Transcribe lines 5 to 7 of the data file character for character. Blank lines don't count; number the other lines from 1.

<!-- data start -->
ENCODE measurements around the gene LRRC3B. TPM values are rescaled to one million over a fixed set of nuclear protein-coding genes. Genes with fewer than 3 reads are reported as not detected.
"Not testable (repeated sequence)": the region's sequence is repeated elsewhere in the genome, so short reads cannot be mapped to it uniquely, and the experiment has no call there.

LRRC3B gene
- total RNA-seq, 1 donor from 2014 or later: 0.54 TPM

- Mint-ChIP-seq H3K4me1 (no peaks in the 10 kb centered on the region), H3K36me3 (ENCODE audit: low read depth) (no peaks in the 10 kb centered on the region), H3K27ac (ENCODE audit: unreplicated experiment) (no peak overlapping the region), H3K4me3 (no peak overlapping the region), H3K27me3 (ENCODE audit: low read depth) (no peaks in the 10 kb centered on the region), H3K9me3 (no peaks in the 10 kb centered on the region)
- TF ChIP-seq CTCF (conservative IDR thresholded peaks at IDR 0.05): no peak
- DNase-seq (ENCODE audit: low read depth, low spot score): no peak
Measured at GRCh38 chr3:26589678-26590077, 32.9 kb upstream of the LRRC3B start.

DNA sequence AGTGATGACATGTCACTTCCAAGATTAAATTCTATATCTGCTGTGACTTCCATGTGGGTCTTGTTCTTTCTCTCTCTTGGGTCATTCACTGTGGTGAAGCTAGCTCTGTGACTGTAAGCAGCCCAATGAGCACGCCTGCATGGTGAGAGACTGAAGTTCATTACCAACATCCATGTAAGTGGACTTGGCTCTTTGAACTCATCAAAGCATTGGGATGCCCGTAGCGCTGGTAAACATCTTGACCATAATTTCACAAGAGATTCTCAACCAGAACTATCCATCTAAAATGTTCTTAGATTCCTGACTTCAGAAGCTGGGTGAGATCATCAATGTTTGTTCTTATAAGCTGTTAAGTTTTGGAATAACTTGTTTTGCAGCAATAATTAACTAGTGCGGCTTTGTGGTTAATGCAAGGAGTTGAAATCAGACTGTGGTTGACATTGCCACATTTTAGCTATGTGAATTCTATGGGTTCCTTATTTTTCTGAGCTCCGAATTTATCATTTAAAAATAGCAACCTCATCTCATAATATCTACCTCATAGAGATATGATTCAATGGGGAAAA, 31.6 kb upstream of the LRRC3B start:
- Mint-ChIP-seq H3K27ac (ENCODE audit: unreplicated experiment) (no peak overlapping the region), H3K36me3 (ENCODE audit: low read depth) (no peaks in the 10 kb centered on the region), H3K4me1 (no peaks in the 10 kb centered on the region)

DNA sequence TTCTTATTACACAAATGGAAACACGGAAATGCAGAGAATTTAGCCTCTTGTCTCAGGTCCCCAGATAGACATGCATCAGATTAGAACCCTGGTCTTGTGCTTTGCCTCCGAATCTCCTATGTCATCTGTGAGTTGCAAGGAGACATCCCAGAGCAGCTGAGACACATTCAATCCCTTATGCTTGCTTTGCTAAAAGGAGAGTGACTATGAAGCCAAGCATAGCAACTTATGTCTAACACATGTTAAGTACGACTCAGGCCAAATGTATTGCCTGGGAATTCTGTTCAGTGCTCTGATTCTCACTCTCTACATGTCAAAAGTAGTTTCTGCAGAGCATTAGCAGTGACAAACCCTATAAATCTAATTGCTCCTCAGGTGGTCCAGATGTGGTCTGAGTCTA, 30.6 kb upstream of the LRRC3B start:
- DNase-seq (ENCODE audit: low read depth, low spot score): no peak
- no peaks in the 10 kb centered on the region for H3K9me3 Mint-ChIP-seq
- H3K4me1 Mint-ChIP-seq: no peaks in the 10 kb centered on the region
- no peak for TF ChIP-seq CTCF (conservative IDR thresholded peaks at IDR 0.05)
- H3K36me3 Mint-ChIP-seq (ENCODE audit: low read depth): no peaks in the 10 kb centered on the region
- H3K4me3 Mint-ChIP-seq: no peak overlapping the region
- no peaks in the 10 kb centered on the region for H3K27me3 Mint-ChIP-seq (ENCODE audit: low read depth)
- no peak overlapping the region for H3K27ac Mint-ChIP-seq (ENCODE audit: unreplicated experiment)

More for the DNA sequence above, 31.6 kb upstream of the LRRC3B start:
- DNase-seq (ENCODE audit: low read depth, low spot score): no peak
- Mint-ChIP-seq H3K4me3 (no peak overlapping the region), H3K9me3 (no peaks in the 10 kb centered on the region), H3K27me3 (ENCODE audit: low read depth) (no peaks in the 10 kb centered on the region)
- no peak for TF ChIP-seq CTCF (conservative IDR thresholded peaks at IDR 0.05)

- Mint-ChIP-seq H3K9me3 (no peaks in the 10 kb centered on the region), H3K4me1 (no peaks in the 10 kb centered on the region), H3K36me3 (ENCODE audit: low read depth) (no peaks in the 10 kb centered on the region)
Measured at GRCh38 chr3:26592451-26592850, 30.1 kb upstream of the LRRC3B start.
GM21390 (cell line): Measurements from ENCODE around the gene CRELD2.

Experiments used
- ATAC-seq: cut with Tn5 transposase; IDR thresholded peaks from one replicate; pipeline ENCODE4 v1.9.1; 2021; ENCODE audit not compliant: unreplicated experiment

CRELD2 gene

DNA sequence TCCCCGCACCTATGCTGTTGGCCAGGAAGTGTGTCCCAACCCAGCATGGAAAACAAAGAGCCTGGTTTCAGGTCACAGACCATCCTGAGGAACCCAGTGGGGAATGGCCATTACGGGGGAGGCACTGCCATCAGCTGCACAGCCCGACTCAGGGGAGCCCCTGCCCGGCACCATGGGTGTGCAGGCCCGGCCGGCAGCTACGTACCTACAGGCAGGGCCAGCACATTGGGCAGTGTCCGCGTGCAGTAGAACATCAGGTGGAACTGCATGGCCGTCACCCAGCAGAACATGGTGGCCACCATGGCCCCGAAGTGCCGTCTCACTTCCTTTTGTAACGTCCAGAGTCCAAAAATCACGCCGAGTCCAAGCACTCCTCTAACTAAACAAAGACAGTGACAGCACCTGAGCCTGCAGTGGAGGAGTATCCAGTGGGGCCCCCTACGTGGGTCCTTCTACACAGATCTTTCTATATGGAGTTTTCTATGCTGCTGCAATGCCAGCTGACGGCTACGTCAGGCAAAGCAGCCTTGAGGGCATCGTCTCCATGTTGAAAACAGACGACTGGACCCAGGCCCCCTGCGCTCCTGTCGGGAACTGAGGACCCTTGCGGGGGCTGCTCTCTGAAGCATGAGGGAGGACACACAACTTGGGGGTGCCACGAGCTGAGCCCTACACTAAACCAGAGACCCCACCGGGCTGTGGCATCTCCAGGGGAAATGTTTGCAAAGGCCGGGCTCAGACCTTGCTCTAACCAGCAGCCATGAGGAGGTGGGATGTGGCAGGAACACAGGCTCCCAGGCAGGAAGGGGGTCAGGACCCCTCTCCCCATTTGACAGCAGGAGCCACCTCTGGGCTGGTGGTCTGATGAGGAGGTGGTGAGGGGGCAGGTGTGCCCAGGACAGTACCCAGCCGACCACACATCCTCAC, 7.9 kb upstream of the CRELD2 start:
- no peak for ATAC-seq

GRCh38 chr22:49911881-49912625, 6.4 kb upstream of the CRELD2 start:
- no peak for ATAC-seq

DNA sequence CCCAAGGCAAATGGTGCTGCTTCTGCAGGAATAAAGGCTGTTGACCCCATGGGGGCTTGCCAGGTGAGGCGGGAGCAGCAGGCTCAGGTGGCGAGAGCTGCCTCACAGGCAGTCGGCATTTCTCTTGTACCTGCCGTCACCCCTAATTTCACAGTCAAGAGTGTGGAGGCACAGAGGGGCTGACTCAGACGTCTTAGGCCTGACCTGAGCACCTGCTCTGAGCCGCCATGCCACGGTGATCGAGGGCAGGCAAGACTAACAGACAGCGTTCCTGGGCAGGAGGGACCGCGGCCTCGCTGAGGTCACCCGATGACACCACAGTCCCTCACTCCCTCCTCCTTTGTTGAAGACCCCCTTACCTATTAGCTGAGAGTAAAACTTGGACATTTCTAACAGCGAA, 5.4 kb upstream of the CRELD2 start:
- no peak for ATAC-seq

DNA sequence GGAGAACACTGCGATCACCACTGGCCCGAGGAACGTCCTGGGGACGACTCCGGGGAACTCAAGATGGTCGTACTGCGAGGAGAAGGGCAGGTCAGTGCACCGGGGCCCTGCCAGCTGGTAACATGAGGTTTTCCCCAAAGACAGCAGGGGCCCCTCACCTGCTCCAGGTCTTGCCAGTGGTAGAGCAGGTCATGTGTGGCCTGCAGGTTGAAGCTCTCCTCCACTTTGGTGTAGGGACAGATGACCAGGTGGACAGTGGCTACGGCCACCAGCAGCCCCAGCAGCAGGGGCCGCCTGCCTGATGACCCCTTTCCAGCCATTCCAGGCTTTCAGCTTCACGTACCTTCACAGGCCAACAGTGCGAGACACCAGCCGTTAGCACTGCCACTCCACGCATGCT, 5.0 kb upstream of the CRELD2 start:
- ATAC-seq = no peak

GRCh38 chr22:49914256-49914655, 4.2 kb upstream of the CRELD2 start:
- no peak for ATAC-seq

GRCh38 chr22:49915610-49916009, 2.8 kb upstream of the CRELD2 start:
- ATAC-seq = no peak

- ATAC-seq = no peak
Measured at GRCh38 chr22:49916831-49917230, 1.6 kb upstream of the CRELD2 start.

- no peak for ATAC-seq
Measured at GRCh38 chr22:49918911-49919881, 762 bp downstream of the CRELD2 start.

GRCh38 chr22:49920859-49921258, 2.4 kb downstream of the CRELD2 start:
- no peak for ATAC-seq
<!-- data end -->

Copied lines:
- Mint-ChIP-seq H3K4me1 (no peaks in the 10 kb centered on the region), H3K36me3 (ENCODE audit: low read depth) (no peaks in the 10 kb centered on the region), H3K27ac (ENCODE audit: unreplicated experiment) (no peak overlapping the region), H3K4me3 (no peak overlapping the region), H3K27me3 (ENCODE audit: low read depth) (no peaks in the 10 kb centered on the region), H3K9me3 (no peaks in the 10 kb centered on the region)
- TF ChIP-seq CTCF (conservative IDR thresholded peaks at IDR 0.05): no peak
- DNase-seq (ENCODE audit: low read depth, low spot score): no peak